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This isn't your typical recording artist profile. Music is what JILL JENSON had sought to do all of her life, but after studying music at the UNIVERSITY OF MIAMI, JILL became a disc jockey and did some part time work to supplement her income. Eventually, The part time job became a 13 year career as a senior executive / consultant at AT&T WIRELESS and MICROSOFT. She returned tot he world of music, simply by looking up an old college chum (TIM CASHION) and the two began making music together. In the process, JILL quit the day gig, lost 100 plus pounds and never looked back.

With the release of her self titled debut CD JILL JENSON all those years of losing herself in corporate America are over and a stunning artist with a solid collection of songs is shining brightly for the first time.

The scheduling of this interview was troubled. The night the interview was originally scheduled, JILL rushed to the hospital fearing she had broken her arm in a fall. Obviously we needed to reschedule. The second time, both of us were waiting by the phone for someone to call. I never read the forwarded messages on an e-mail sent me by her publicist which had asked me to call JILL in Seattle.

Finally, the interview happened and there were no mix ups. Here is how it happened.

Are you aware that there are two JILL JENSONS/JENSENS out there and both of you are jazz singers?
I am aware. If you got to the -EN spelling of JENSON on the inter-net you get the best jazz singer in Wisconsin

I almost researched the wrong person. That would've been embarrassing.
It would've been interesting though.

You grew up in the Northwest. Where exactly?
Just outside of Portland Oregon in a town called Milwaukee

How did it all begin for you? Music, I mean?
As a kid I was a ham. So I was always singing, goofing around and stuff like that. Coming up through school, I started getting interested in music, I played the guitar and I had a cousin who sang in the jazz group in high school so when I got into junior high he kinda turned me on to things like MANHATTAN TRANSFER and ELLA FITZGERALD and I found myself going in that direction. On through high school and up through college, I went to the UNIVERSITY OF MIAMI which is a big music school which is where I met a lot of folks who are now in the music business. From there, after I graduated, I went to work as a disc jockey at a  jazz radio station in Portland and that was where music sort of ended for me because I got a job to supplement my income as a disc jockey and ti turned out to be a full time job that lasted for the next 13 years.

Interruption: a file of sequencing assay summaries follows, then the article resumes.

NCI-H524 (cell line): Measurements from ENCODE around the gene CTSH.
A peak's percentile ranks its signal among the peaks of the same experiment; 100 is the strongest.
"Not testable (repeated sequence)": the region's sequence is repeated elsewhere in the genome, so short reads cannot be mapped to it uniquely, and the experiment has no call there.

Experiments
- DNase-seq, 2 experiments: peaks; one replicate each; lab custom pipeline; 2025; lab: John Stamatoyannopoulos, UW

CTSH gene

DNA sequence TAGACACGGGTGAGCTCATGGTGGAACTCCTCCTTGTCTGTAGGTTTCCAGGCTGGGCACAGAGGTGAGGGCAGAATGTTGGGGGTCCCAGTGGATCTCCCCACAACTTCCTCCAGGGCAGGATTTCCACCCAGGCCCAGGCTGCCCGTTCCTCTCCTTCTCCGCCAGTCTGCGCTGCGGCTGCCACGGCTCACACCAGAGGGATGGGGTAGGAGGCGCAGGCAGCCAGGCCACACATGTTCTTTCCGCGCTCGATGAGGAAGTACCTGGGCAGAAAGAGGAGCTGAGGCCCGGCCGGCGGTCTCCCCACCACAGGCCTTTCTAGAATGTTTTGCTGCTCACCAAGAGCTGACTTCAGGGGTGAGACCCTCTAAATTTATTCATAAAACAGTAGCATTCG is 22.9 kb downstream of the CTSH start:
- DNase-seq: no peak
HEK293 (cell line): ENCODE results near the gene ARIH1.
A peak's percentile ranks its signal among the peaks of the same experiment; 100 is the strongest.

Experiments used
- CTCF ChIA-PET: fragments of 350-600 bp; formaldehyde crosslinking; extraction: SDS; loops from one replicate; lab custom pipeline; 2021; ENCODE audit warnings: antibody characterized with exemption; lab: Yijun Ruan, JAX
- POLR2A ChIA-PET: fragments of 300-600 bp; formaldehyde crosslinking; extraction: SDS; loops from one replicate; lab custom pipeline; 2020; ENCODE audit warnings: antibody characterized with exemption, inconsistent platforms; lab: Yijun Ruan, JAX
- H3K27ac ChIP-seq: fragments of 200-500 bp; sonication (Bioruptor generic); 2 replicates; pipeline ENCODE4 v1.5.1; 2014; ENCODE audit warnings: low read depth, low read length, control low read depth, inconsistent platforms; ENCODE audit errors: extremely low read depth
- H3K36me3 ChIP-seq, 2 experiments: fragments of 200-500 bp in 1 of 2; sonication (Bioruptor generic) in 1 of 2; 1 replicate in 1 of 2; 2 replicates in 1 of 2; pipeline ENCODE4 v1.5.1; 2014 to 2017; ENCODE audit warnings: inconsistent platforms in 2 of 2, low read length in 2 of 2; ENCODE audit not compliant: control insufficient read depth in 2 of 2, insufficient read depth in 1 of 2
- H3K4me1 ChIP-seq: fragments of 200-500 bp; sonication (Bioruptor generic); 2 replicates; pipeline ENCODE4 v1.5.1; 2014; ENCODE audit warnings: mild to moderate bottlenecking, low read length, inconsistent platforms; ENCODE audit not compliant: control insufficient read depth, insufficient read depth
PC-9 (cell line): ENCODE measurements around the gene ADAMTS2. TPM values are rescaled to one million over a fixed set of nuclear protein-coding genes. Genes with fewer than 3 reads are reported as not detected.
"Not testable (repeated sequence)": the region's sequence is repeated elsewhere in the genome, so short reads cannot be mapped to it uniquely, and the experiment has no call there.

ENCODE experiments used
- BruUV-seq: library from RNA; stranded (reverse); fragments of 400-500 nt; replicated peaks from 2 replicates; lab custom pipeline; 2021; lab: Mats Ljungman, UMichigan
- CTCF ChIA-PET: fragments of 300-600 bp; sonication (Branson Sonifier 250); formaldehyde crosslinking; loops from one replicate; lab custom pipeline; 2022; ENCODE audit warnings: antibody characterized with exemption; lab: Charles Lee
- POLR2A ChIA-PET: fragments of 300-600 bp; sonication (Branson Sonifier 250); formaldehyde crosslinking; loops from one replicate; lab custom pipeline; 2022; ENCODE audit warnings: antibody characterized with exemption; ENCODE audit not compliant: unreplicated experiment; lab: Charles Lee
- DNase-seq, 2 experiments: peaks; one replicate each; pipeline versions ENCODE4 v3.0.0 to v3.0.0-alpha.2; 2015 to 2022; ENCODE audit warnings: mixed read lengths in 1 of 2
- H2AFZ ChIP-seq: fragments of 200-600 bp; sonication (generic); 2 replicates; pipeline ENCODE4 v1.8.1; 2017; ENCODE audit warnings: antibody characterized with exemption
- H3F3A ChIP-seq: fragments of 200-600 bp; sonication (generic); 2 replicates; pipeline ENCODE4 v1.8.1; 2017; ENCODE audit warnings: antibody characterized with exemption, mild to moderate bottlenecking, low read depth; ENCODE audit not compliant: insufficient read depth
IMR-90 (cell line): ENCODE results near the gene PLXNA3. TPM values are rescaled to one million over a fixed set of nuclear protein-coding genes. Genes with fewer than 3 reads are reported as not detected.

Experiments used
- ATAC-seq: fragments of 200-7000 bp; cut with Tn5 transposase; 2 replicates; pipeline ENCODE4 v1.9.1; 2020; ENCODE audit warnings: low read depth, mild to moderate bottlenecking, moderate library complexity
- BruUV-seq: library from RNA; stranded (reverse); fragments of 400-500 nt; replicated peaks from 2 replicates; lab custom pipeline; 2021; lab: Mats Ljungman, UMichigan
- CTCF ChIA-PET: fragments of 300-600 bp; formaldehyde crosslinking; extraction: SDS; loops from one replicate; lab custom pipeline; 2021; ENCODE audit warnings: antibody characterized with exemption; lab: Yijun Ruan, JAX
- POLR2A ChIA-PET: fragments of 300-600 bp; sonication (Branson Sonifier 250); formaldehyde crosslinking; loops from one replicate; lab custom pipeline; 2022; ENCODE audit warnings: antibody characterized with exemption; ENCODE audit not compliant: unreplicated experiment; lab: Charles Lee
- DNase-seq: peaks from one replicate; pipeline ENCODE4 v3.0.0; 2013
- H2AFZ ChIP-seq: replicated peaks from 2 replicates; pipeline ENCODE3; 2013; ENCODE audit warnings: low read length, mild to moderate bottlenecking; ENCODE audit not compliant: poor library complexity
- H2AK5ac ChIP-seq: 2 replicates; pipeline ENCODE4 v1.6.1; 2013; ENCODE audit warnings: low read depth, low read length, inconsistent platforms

You attended a vocal jazz studio program in Miami. What was that like?
It was amazing because it was a really focused program on Jazz vocal. It was a double program. It was studio music/vocal jazz program which you can actually get a bachelors and a masters in. You study all of the traditional jazz curriculum along with the instrumental jazz majors and then you study what it's like to be a studio singer so you spend a lot of time the studio, do alot of jingles and you learn to cite read on the spot and become a studio musician. I've met a lot of folks there who went on to become professional musicians and I'm one of the only ones who didn't.

What was your experience in radio like?
It was wonderful. It was a jazz radio station and my position there was chief announcer. Most of the air staff were volunteers. It's an NPR affiliate and my job was to bring in  announcers, train them, teach them how to program the music; that's another great thing about this station, they actually let the disc jockeys program their own music, and another part of my job was to teach them about jazz and teach them how to program music that flows into each other and make a show. I also got all of the fun stuff that comes with being an on-air person with a radio station. You get to go to all these concerts and you get to interview all of your idols. That was all of the great stuff, but it doesn't really pay the bills which is why i had to get the other job.

You've done some voice-over work. Anything that we'd be familiar with?
Not really. Most of the voice-over stuff had been industrials. It's all for big companies for things like internal training or phone systems. The biggest jingle that I ever did was when I was in Miami. JOE NAMATH and I did a commercial for the race track for the dog races. I didn't get to meet JOE, he came and did his part as I was leaving. So that was my big studio gig.

My biggest voice-over gig was a sleep apnea study for ST. JOSEPH's. You've also done some session work as a vocalist in the past. Did you record for anyone in particular?
Not really. It was a lot of jingles and mostly regional stuff and we're talking 15 to 20 years ago.

What was it like being away from music for so long?
I didn't realize how much I missed it. I was so caught up in having this career and the day to day issues of a big company and you kind of forget about the rest of your life. Being reunited with TIM CASHION who was a friend of mine from college and who has been a professional musician all of these years reminded me that making music was what I wanted to do originally. So he's the one who gave me that push to go back to it.

What did you set out to do? Was music your goal as a kid?